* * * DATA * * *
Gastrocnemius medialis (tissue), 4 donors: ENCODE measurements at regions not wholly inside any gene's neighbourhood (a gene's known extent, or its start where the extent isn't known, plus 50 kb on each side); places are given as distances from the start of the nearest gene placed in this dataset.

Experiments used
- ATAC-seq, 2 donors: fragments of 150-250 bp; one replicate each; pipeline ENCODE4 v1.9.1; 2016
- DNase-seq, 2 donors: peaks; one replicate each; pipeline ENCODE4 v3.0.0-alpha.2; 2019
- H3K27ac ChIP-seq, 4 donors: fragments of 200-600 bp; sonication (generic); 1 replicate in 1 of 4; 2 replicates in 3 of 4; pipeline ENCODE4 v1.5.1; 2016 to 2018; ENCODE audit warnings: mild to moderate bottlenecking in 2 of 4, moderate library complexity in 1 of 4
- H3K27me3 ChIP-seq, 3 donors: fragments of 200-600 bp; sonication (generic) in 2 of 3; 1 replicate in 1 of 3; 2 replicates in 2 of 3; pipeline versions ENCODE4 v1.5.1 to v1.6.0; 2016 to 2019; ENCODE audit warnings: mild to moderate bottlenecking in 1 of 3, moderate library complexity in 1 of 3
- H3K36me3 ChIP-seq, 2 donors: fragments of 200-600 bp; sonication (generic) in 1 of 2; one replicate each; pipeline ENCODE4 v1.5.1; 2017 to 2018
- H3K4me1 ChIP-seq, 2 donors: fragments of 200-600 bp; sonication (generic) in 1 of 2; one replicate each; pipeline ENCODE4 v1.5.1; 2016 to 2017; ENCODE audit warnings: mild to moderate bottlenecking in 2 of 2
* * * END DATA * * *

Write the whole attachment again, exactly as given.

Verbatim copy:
Gastrocnemius medialis (tissue), 4 donors: ENCODE measurements at regions not wholly inside any gene's neighbourhood (a gene's known extent, or its start where the extent isn't known, plus 50 kb on each side); places are given as distances from the start of the nearest gene placed in this dataset.

Experiments used
- ATAC-seq, 2 donors: fragments of 150-250 bp; one replicate each; pipeline ENCODE4 v1.9.1; 2016
- DNase-seq, 2 donors: peaks; one replicate each; pipeline ENCODE4 v3.0.0-alpha.2; 2019
- H3K27ac ChIP-seq, 4 donors: fragments of 200-600 bp; sonication (generic); 1 replicate in 1 of 4; 2 replicates in 3 of 4; pipeline ENCODE4 v1.5.1; 2016 to 2018; ENCODE audit warnings: mild to moderate bottlenecking in 2 of 4, moderate library complexity in 1 of 4
- H3K27me3 ChIP-seq, 3 donors: fragments of 200-600 bp; sonication (generic) in 2 of 3; 1 replicate in 1 of 3; 2 replicates in 2 of 3; pipeline versions ENCODE4 v1.5.1 to v1.6.0; 2016 to 2019; ENCODE audit warnings: mild to moderate bottlenecking in 1 of 3, moderate library complexity in 1 of 3
- H3K36me3 ChIP-seq, 2 donors: fragments of 200-600 bp; sonication (generic) in 1 of 2; one replicate each; pipeline ENCODE4 v1.5.1; 2017 to 2018
- H3K4me1 ChIP-seq, 2 donors: fragments of 200-600 bp; sonication (generic) in 1 of 2; one replicate each; pipeline ENCODE4 v1.5.1; 2016 to 2017; ENCODE audit warnings: mild to moderate bottlenecking in 2 of 2